If anyone were to examine this situation they would discover that the proper authorities did respond to these acts of terror, namely by arresting a group of individuals who chose to protest this mass slaughter of Pakistani civilians. On April 22nd of this year 38 peace activists, widely known as the Hancock 38, “trespassed” onto the grounds of the Air National Guard base in Syracuse and staged a “die-in” as an act of civil disobedience against the use of MQ-9 Reaper drones. For this act of civil disobedience 31 of the 38 activists were found guilty and given a range of sentences from prison time to community service. In response to this miscarriage of justice, Former US attorney general, Ramsey Clark, denounced the usage of drones, calling them “assassination and murder weapons” that “ought to be prohibited.” Perhaps the State Department and its henchmen in the media will denounce Clark as a “terrorsymp” the newest word in the lexicon of the intelligence community to distinguish those who may have some inclination to “sympathize” with the fate of a Pashtun boy after he commits the crime of existing in a country that the CIA has transformed into a bombing range. This crime of existence is trumpeted by our “leaders” in the State Department, people like the White House’s top counterterrorism advisor John Brennan who stated and defended the lie that “there hasn’t been a single collateral death [from drone strikes] because of the exceptional proficiency, precision of the capabilities that [the military] has been able to develop.'”
These realities and a series of others make transparent the utter absurdity of this act. Moreover, they disprove the statement of one of the high-ranking members of the US intelligence community, C.A. Dutch Ruppersberger. Speaking on The Evolution of the Terrorism Threat Against the United States he stated that “good intelligence is the best defense against terrorism.” This unchallenged growth of the intelligence community under the guise of “counterterrorism” has done nothing to produce “good” intelligence. In fact, this intelligence gathering has often facilitated terrorism. From the false intelligence about WMDs in Iraq to the manufactured intelligence about an Iranian nuclear program, the chief objective of the intelligence gathering organs in the US has invariably been to legitimize power and not to ensure the safety of the public. The raison d’être of these information bodies has increasingly become the systematic silencing of dissent. For an example of this one should examine the Obama administration’s egregious record on civil liberties.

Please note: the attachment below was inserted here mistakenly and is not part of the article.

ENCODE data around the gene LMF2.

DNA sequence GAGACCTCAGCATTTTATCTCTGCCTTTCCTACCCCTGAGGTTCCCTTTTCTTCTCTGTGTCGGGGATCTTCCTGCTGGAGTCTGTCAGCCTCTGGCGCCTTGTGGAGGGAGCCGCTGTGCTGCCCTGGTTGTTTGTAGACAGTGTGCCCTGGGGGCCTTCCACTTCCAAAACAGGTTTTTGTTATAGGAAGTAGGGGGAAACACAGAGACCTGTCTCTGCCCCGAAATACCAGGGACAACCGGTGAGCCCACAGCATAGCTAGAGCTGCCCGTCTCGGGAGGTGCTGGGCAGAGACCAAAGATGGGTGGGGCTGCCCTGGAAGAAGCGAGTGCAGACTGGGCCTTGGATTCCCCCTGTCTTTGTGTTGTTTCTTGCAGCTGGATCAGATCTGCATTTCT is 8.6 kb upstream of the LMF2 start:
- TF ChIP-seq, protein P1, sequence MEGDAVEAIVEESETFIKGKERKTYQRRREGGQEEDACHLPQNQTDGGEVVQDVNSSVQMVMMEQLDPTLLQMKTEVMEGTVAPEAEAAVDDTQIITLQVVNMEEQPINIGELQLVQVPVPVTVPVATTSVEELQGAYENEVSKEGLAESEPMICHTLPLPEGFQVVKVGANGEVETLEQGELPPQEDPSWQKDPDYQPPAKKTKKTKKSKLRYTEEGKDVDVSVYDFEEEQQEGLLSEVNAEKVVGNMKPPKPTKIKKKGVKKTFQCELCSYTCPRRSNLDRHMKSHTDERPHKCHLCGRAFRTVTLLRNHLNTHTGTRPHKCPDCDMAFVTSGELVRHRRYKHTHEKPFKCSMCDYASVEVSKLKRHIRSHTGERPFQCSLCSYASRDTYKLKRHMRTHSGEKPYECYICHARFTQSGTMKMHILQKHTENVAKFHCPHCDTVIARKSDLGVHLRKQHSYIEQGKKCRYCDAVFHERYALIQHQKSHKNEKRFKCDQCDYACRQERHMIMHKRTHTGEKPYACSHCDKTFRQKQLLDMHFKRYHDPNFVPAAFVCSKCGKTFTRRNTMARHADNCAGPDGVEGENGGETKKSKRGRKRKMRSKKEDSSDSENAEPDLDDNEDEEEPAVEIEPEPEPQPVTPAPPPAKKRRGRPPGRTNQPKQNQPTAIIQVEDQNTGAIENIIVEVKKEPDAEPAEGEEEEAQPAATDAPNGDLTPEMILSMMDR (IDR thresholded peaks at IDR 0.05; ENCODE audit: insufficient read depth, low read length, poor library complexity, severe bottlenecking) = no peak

“Good intelligence”, at least what the power centers consider “good”, is not the best defense against terrorism. Rather state terrorism is the sole defense against actual good intelligence and the FBI, CIA, National Counterterrorism Center, and other governmental agencies are now using this tool of state terrorism to defend themselves against the entire population. The significance of this should not be underestimated especially in lieu of the massive Occupy protests sprouting up all around the country. It is in situations such as these that it becomes imperative for the people of the world to develop their own intelligence gathering projects, much in the same way Wikileaks was able to acquire information outside of the tight grip of the state. We don’t have to think back too far to remember the hysteria and calls for murder that came from the highest positions of power when Julian Assange leaked hundreds and thousands of State Department cables late last year. Unlike the diligent work of the FBI, this was not “good” intelligence. For these reasons, we should remain mindful that the same vitriol that was directed at Assange will inevitably be directed at all conscientious citizens of the US if this act is signed into law. The kidnappings, torture, death, and destruction that the US has brought down on the rest of the world from Afghanistan, to Iraq, to Pakistan, and Palestine has long ago roused the indignation of all thinking people, people like the Hancock 38 who have chosen to stand in solidarity with the people who Frantz Fanon called “the wretched of the earth.” These international bonds must be strengthened and made more clear. Because if this act is made into law, how can we say, with any measure of certainty, that these people, people who our government has terrorized, will stand in solidarity with us?